The first report of the presence of alternative lengthening of telomeres (ALT) in cancers arising from the bladder, cervix, endometrium, esophagus, gallbladder, liver, and lung was published September 1 in The American Journal of Pathology. The presence of ALT in carcinomas can be used as a diagnostic marker and has implications for the development of anti-cancer drug therapies.
Telomeres are nucleoprotein complexes located at the ends of chromosomes. During normal cell division, these telomeres become shorter with each division, potentially resulting in cell death. In some cancers, however, this shortening is counteracted by the ALT mechanism, thus allowing the unlimited growth of the cancer cells.
"The present study offers a springboard to guide future investigations in larger cohorts that specifically focus on the tumor types exhibiting ALT to more precisely determine the prevalence and potential prognostic value of this phenotype," commented lead investigator Christopher Heaphy, PhD, a postdoctoral research fellow at The Johns Hopkins School of Medicine.
"These results may have therapeutic consequences, given that cancers using the ALT pathway are predicted to be resistant to anti-telomerase therapies, some of which have entered phase I/II clinical trials. Further understanding of the molecular mechanisms of ALT will be paramount in designing novel anti-cancer therapeutics targeting cancers utilizing the ALT pathway," observed corresponding author Alan K. Meeker, PhD, Assistant Professor of Pathology at Johns Hopkins.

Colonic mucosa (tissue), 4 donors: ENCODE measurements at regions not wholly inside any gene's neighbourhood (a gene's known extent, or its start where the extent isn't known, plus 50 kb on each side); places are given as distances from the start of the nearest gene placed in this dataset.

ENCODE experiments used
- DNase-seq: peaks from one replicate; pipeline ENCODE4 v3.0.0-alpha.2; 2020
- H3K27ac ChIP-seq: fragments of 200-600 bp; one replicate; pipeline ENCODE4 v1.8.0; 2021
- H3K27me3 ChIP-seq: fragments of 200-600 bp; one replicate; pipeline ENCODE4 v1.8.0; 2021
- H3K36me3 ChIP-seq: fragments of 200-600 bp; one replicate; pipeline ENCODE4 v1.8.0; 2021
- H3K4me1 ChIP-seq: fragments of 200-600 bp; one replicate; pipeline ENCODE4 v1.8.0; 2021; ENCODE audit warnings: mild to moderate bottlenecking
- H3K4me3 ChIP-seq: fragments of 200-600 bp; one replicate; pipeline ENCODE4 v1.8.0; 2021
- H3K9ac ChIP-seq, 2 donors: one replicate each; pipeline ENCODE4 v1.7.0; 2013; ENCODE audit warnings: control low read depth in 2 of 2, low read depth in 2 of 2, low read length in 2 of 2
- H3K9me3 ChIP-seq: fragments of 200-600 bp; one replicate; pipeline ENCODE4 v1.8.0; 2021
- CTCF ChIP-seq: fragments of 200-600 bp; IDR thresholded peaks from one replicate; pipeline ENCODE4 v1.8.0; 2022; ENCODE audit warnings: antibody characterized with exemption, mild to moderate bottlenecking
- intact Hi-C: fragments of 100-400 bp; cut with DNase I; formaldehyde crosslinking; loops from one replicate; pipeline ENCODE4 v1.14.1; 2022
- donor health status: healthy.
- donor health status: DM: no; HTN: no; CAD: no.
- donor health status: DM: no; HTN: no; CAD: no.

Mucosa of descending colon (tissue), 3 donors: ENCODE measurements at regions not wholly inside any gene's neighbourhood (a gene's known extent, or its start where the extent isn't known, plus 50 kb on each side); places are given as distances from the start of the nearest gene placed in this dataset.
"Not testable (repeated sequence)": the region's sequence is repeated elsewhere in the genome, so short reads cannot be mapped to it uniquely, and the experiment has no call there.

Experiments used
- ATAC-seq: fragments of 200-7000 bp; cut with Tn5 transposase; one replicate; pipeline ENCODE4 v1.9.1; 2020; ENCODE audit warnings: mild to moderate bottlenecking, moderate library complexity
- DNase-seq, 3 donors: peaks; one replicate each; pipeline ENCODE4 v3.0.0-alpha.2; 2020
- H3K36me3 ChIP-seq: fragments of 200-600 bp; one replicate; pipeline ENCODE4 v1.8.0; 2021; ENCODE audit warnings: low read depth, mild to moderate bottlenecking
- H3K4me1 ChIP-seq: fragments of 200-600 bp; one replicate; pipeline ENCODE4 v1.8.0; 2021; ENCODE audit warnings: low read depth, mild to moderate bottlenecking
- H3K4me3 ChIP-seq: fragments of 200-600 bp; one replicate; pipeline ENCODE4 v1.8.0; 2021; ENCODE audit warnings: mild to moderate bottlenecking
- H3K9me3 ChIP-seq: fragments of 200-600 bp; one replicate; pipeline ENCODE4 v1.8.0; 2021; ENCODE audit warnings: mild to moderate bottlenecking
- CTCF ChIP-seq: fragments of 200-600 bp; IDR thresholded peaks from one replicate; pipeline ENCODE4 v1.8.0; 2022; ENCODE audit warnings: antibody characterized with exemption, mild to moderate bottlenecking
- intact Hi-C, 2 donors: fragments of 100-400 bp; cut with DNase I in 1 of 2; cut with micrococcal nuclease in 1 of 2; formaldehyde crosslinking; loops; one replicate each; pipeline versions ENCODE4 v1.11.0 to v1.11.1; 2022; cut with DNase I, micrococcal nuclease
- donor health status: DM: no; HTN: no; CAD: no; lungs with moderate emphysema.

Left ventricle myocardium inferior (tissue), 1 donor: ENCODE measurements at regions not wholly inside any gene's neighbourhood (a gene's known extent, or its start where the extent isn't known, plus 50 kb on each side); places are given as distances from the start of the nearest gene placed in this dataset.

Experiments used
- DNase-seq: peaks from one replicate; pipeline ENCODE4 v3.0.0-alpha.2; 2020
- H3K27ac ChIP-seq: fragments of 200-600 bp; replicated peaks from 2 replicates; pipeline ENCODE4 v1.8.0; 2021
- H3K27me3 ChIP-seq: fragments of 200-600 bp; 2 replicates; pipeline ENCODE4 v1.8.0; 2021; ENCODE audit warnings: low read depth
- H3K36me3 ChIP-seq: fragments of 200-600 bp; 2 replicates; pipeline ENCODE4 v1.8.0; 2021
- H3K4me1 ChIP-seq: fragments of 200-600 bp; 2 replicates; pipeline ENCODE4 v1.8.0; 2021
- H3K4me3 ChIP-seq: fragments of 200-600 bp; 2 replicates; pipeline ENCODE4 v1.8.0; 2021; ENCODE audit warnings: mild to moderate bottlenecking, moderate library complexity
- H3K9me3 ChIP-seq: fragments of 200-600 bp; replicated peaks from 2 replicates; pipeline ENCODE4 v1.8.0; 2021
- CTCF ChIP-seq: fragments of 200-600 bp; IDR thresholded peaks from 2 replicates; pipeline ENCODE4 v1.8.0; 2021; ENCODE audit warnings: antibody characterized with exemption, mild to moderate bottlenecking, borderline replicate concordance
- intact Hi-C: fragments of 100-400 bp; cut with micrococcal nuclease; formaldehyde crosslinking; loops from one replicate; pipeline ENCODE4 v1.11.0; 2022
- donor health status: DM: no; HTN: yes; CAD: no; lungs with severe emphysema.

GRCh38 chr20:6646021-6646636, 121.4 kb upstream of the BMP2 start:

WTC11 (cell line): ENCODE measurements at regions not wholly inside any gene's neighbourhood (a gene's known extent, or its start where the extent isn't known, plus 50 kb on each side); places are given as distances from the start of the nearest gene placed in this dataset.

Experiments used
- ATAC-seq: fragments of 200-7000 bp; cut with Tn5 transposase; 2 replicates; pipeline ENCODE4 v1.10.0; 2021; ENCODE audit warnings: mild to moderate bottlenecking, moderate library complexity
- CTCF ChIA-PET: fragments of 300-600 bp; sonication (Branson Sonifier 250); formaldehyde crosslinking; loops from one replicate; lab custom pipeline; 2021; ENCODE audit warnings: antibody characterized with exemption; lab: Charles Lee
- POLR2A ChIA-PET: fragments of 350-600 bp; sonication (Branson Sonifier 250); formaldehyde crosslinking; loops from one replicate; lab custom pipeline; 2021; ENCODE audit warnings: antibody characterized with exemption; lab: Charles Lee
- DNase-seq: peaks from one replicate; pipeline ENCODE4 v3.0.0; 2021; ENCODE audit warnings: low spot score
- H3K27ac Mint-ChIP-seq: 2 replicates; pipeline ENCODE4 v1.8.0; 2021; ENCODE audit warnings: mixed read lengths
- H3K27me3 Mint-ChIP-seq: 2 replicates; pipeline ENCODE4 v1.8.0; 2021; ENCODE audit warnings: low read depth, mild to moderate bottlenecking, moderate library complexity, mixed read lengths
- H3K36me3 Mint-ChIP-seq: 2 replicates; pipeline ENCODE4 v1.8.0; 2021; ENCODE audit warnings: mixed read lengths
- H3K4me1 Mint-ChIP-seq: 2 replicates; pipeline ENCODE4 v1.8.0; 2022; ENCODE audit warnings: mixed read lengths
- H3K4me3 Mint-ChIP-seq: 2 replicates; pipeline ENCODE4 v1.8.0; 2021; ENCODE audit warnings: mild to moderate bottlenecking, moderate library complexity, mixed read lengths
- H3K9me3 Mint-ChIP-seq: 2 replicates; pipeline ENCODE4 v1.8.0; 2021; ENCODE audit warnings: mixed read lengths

Meeker and co-investigators have assessed the prevalence of the ALT mechanism in a wide range of human cancer subtypes. Analyzing 6,110 tumor samples from 94 different cancer subtypes, 541 benign neoplasms, and 264 normal tissue samples, researchers found that the overall prevalence of the ALT phenotype was 3.73%. It was not observed in benign neoplasms or normal tissues.
Additionally, this is the first report of ALT in medulloblastomas, oligodendrogliomas, meningiomas, schwannomas, and pediatric glioblastoma multiformes.
The authors also note that they were able to identify many tumor types that apparently may not use the ALT pathway for telomere maintenance. In particular, they assessed hundreds of cases of adenocarcinomas arising from the prostate, colon, pancreas, or small intestine and did not observe a single ALT-positive tumor.
Previous studies have shown associations between ALT status and prognosis in some tumor types. The authors suggest that further studies are warranted to assess the potential prognostic significance and unique biology of ALT-positive tumors.
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